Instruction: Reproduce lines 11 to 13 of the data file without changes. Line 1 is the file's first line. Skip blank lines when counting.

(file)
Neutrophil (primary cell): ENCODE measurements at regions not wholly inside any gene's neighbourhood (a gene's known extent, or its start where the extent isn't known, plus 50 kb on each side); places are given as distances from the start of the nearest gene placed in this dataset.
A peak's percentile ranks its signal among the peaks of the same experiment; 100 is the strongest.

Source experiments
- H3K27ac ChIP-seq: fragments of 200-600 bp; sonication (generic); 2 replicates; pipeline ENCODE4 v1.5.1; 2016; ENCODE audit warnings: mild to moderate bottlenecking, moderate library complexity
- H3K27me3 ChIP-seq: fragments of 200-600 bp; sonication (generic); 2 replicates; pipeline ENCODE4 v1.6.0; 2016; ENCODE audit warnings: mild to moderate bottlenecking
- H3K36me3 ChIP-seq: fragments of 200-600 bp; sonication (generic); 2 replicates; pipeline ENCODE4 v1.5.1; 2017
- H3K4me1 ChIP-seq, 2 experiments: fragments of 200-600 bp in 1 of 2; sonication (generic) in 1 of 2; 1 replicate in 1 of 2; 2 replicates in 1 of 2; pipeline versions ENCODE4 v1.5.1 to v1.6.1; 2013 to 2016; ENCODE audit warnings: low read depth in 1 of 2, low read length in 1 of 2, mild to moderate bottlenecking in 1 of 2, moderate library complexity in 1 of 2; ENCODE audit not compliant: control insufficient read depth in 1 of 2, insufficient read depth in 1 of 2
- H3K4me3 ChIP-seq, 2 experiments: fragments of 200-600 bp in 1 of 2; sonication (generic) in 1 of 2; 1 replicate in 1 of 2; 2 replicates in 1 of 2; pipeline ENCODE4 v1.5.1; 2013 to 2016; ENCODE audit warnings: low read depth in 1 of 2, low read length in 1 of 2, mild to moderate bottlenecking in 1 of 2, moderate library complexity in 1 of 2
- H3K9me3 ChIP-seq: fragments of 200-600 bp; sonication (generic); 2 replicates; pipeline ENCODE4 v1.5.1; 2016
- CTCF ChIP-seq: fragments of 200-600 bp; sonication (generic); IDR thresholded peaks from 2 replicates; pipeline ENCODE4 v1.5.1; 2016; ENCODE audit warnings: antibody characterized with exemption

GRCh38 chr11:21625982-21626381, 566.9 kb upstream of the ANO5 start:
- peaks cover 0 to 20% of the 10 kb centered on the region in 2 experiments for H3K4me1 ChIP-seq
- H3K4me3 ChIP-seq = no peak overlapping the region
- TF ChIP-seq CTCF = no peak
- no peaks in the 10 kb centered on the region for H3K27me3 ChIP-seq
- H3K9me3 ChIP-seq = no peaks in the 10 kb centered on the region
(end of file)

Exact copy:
GRCh38 chr11:21625982-21626381, 566.9 kb upstream of the ANO5 start:
- peaks cover 0 to 20% of the 10 kb centered on the region in 2 experiments for H3K4me1 ChIP-seq
- H3K4me3 ChIP-seq = no peak overlapping the region